I'm going to propose that this phenomenon has nothing to do with voiceless stops. I think it's worth pointing out that [ɾ] is an allophone of the voiced /d/ in at least as many accents as [ɾ] is an allophone of /t/. Though, I suspect that /d/ is flapped/tapped in more accents for the reason that Brits so commonly ask why Americans/Canadians/Australians use a D in place of T, which implies they perceive [ɾ] an an allophone of /d/ but not /t/.
In North American English, /d/, the voiced counterpart of /t/, in such
positions is also frequently pronounced as a flap, making pairs of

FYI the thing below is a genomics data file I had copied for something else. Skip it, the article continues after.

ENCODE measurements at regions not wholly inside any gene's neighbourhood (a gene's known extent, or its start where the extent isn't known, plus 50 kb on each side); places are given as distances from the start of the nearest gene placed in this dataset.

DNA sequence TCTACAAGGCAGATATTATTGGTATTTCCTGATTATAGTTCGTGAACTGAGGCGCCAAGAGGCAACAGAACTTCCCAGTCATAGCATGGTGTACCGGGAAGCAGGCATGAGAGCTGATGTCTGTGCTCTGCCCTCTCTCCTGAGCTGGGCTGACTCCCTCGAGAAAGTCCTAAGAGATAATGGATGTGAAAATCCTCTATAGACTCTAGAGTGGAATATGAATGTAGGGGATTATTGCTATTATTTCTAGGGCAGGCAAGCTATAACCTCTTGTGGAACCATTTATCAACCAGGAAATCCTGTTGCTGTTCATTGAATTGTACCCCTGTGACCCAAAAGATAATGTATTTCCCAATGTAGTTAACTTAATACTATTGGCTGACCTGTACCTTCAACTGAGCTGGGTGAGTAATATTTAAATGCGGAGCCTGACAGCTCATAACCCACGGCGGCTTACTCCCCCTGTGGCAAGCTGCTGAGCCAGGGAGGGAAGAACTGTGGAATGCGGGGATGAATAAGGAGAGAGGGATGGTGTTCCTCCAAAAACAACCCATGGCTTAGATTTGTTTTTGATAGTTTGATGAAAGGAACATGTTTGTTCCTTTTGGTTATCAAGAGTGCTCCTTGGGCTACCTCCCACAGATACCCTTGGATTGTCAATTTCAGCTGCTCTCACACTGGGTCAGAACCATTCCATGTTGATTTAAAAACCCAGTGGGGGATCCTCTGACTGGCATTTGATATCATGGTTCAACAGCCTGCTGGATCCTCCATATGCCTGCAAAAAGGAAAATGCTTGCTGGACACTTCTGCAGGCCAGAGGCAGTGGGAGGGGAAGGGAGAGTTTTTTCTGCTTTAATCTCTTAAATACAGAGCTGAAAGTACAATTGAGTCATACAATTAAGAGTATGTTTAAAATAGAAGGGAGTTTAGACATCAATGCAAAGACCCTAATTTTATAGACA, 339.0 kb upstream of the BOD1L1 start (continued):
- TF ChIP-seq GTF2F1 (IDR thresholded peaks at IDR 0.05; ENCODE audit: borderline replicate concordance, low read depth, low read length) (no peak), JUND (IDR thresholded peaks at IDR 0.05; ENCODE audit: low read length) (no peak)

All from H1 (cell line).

words like latter and ladder sound similar or identical.
Which might lead one to conclude that flaps/taps are not a product of voicelessness or plosivity at all. /t/ and /d/ are realized as a flap/tap in some contexts because these sounds are all alveolar, while /k/ and /p/ are velar and bilabial respectively. Though there are apparently velar taps and bilabial flaps in existence, these are exceedingly rare, to the point there is not even an IPA symbol for the velar tap, and the bilabial flap only exists (primarily as an allophone of a labiodental flap) in a small group of Central African Languages. This might imply that ease of articulation is a factor in why these sounds are not as widespread as alveolar flaps. (Note: flaps/taps can be voiced or unvoiced.)